Mad Men, Season 5
Was it Don's fault?
All partners present?
We’re gathered here to mourn the passing of the P in SCDP, dear old Lane Pryce—at the hands, let’s face it, of Don Draper.
Only last week, we observed that the firm can be frighteningly indifferent to the toll the job takes on the lives of its employees. Lane transgressed, no doubt about it, and the steps Don took were correct, even humane, at least on paper. But as his fusty partner fell apart in front of him, the famously perceptive Don completely missed the real desperation on display. Don is gentle but firm, you might say, but there’s a fine line between firm and inflexible. Let’s not forget that just a few years ago, in 1960, Don’s no-exceptions excess-baggage policy and credo of reinvention drove another weak man—his brother Adam—to hang himself, as well.
What an extraordinary bit of acting by Jared Harris. His squinty, elastic face is such an unpredictable bag of tricks—it reminds me of those squishy, soft rubber puppet faces they used to sell at novelty shops when I was a kid. His slow regression from denial to indignant bluster, then from pleading to disconsolate sobs was excruciating. But there was also his awkward, spry delight over breakfast, when he says, “I suppose I accept!” (I’m scandalized, incidentally, to learn that English muffins aren’t English. I’m officially switching to French toast. Also? There should be Danish.)
Is it me, or has Mad Men begun to posit a fairly explicit world view this season? We must ultimately choose, the show seems to be saying, between happiness and true success. I don’t mean conventional success, mind you—I mean stratospheric success. Not Mohawk—American. All season, Don has been happy. The domestic drama that in seasons past spurred him to greater heights at the office has largely dissipated, and with it, his will to win. He rediscovered some of that fire last night, letting it burn so brightly that Roger worried he might singe Ed Baxter and his cronies. “Even though success is a reality, its effects are temporary,” Don tells them. “You get hungry even though you’ve just eaten.”
If you had to boil the philosophy of Mad Men down to a line—whether the subject is professional success, material lucre, or sexual conquest—this might be it. Happiness is overrated, Don is announcing. Happiness is complacency. And you’re quite right, John, that if the firm really wants the napalm account, they might have to cut loose this tortured Brit with tax problems who takes personal loans from the till.
“Think of an elegant exit,” Don tells Lane. But what Don doesn’t grasp, when he makes his little pitch for existential reinvention, is that Lane is already living his second life. As he sits and drinks in his office, contemplating his fate as the snow falls gently behind him, a miniature Statue of Liberty stands by the window. We hardly needed reminding: Lane loves America. He may be out of step here, but he doesn’t want to return to England. He can’t. So he thinks of an elegant exit. Poor Lane, he can’t even get that right. (He should have used a Chevy.) So instead he opts for a prosaic one.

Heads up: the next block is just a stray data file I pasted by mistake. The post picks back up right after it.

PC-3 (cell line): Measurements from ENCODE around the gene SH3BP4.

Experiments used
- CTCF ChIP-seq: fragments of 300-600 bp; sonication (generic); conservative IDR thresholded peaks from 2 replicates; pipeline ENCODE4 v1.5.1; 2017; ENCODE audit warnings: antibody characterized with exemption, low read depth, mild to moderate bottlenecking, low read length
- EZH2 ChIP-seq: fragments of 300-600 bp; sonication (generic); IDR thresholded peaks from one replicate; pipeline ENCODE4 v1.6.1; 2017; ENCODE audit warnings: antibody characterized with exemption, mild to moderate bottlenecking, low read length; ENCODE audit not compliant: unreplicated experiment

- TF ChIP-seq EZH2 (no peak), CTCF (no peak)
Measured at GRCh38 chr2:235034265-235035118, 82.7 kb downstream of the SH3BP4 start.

“Everything you think is going to make you happy just turns to crap,” Glen says, in another contender for fortune cookie recap of the entire series. What did you two make of Glen’s reappearance? Perhaps it’s just the prep school accoutrements—or my excitement to see Moonrise Kingdom—but did it strike you that (speaking of reinvention) adolescent Glen has undergone his own gradual metamorphosis, and emerged as a Wes Anderson character? There’s something very Max Fischer about the winter-coat-over-jacket-and-rep-tie ensemble, the devotion to the Natural History Museum, and the interrogative greeting, “Are you using the lodge phone?” I also loved the throwaway moment when Megan, out of politeness, asks whether Glen would like something to eat, and he replies with a casual “If you don’t mind.” That combination of childlike entitlement and adult good manners is such an endearingly precise evocation of the age when you’re writing Nat Turner book reports.
There was also something lovely (and Andersonian) about that final scene with Don. We’ve often described Glen, particularly in those early seasons, as creepy, and adolescence (and his Monday-morning moustache) have done little to dispel that surface impression. But there’s also something mystical about Glen—the plainspoken empathy that prompted Betty to forge an inappropriate connection with him because there was no one else who seemed to understand. It struck me that even though Don barely remembers this boy who is his daughter’s closest friend, Glen might be the perfect traveling companion. Of course, happiness will always be a perishable thing. But by surrendering the wheel and indulging Glen his simple wish, Don might see that it’s really all there is.
Meet me in Africa.
Patrick Radden Keefe is is a fellow at the Century Foundation and the author of The Snakehead: An Epic Tale of the Chinatown Underworld and the American Dream.